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Reference Perinatal Exposure to Traffic-Related Air Pollution and Autism Spectrum Disorders.

Authors Gong T, Dalman C, Wicks S, Dal H, Magnusson C, Lundholm C, Almqvist C, Pershagen G.
Institution Department of Medical Epidemiology and Biostatistics, Karolinska Institutet, Stockholm, Sweden.
Citation Environ Health Perspect. 2017 Jan;125(1):119-126.
DOI ID 10.1289/EHP118
PubMed® ID 27494442
Review Status Is curated Curated.
Abstract BACKGROUND: Studies from the United States indicate that exposure to air pollution in early life is associated with autism spectrum disorders (ASD) in children, but the evidence is not consistent with European data.

OBJECTIVE: We aimed to investigate the association between exposure to air pollution from road traffic and the risk of ASD in children, with careful adjustment for socioeconomic and other confounders.

METHOD: Children born and residing in Stockholm, Sweden, during 1993-2007 with an ASD diagnosis were identified through multiple health registers and classified as cases (n = 5,136). A randomly selected sample of 18,237 children from the same study base constituted controls. Levels of nitrogen oxides (NOx) and particulate matter with diameter ≤ 10 μm (PM10) from road traffic were estimated at residential addresses during mother''s pregnancy and the child''s first year of life by dispersion models. Odds ratios (OR) and 95% confidence intervals (CI) for ASD with or without intellectual disability (ID) were estimated using logistic regression models after conditioning on municipality and calendar year of birth as well as adjustment for potential confounders.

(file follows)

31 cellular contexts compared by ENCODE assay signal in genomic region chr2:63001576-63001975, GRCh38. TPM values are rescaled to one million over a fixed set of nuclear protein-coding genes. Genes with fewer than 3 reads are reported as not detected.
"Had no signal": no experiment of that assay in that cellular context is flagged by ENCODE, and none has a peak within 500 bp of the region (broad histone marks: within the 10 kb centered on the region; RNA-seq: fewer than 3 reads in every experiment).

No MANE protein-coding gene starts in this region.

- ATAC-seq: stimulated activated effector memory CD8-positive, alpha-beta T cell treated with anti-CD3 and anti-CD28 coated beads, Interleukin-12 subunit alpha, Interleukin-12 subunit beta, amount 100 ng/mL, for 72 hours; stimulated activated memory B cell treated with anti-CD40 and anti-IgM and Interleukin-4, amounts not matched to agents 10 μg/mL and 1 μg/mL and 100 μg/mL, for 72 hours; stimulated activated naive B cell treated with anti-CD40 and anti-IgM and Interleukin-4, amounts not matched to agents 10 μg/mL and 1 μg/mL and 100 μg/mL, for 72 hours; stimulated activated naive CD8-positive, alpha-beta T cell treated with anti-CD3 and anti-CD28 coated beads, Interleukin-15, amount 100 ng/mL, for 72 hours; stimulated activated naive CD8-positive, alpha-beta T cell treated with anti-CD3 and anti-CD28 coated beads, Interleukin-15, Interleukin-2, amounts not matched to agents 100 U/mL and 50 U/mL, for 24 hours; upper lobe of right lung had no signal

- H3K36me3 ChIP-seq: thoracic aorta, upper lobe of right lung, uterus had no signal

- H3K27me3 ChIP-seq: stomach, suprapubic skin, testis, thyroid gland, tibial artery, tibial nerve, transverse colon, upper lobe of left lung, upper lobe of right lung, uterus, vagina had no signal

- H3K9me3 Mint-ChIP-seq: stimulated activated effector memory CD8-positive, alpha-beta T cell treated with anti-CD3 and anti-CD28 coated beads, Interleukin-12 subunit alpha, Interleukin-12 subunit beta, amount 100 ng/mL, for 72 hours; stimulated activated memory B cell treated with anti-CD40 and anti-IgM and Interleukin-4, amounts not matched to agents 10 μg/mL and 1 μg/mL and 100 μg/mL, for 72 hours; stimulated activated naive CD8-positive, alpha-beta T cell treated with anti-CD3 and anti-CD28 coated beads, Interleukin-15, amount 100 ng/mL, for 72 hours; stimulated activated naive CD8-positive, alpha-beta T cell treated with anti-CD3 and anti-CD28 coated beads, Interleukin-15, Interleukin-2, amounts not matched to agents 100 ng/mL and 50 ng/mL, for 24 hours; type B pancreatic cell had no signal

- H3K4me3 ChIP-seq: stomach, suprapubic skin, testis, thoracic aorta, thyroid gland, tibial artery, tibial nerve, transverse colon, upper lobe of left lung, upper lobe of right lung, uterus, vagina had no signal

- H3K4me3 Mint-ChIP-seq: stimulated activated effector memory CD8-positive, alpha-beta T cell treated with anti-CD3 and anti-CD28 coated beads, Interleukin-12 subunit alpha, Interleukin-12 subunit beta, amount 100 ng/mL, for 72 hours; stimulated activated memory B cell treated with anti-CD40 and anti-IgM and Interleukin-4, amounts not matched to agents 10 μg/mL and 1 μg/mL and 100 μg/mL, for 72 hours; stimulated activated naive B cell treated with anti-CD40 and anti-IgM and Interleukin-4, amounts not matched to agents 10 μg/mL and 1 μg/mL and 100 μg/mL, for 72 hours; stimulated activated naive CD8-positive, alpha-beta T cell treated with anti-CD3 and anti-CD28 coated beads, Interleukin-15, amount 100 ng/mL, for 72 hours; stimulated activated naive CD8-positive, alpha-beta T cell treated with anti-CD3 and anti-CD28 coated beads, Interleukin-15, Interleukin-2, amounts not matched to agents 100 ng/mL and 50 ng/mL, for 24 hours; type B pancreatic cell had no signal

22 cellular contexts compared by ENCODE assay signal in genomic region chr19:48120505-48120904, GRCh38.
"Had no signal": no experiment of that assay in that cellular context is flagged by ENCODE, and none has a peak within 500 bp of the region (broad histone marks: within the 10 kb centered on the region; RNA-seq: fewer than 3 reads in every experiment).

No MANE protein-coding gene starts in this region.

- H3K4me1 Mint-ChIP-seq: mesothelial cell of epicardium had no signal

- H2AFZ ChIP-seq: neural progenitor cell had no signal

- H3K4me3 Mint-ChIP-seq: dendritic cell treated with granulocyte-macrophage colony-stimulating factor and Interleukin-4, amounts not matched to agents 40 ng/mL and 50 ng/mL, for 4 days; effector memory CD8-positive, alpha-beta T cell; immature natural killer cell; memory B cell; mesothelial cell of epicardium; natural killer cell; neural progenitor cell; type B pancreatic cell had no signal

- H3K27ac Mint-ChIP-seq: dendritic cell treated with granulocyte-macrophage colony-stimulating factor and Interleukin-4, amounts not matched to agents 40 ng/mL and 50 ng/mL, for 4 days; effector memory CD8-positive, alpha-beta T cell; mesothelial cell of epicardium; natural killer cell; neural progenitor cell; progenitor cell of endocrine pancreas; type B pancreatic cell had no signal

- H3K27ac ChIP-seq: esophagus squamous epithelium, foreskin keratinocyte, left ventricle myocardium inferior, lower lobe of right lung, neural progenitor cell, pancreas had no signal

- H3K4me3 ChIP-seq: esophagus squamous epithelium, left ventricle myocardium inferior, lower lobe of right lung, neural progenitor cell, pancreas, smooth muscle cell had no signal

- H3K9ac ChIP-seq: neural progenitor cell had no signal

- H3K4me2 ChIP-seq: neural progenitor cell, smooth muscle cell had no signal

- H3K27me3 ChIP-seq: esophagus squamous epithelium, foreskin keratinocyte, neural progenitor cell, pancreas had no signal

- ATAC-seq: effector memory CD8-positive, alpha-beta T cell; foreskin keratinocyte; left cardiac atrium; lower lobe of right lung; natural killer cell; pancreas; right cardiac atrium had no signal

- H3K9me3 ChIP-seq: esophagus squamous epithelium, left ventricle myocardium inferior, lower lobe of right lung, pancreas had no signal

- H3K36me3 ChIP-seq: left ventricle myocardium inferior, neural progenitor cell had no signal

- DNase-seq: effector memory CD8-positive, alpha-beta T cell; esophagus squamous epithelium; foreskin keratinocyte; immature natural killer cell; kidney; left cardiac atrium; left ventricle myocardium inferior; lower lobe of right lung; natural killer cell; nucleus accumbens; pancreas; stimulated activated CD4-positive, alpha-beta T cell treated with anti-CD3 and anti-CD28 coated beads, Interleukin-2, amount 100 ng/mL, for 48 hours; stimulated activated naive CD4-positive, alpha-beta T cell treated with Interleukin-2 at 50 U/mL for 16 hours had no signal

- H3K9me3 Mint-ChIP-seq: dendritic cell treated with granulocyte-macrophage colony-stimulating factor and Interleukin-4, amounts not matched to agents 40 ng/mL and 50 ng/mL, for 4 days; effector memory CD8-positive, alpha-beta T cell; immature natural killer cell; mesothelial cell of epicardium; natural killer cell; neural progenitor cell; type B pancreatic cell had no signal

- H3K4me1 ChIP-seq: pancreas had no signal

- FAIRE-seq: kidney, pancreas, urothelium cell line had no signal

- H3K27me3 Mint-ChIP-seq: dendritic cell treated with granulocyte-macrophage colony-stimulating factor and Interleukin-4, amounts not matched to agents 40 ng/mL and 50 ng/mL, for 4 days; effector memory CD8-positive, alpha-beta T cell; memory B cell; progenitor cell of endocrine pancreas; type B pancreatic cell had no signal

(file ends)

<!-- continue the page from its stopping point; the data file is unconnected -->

RESULT: Air pollution exposure during the prenatal period was not associated with ASD overall (OR = 1.00; 95% CI: 0.86, 1.15 per 10-μg/m3 increase in PM10 and OR = 1.02; 95% CI: 0.94, 1.10 per 20-μg/m3 increase in NOx during mother''s pregnancy). Similar results were seen for exposure during the first year of life, and for ASD in combination with ID. An inverse association between air pollution exposure and ASD risk was observed among children of mothers who moved to a new residence during pregnancy.

CONCLUSION: Early-life exposure to low levels of NOx and PM10 from road traffic does not appear to increase the risk of ASD. Citation: Gong T, Dalman C, Wicks S, Dal H, Magnusson C, Lundholm C, Almqvist C, Pershagen G. 2017. Perinatal exposure to traffic-related air pollution and autism spectrum disorders. Environ Health Perspect 125:119-126; http://dx.doi.org/10.1289/EHP118.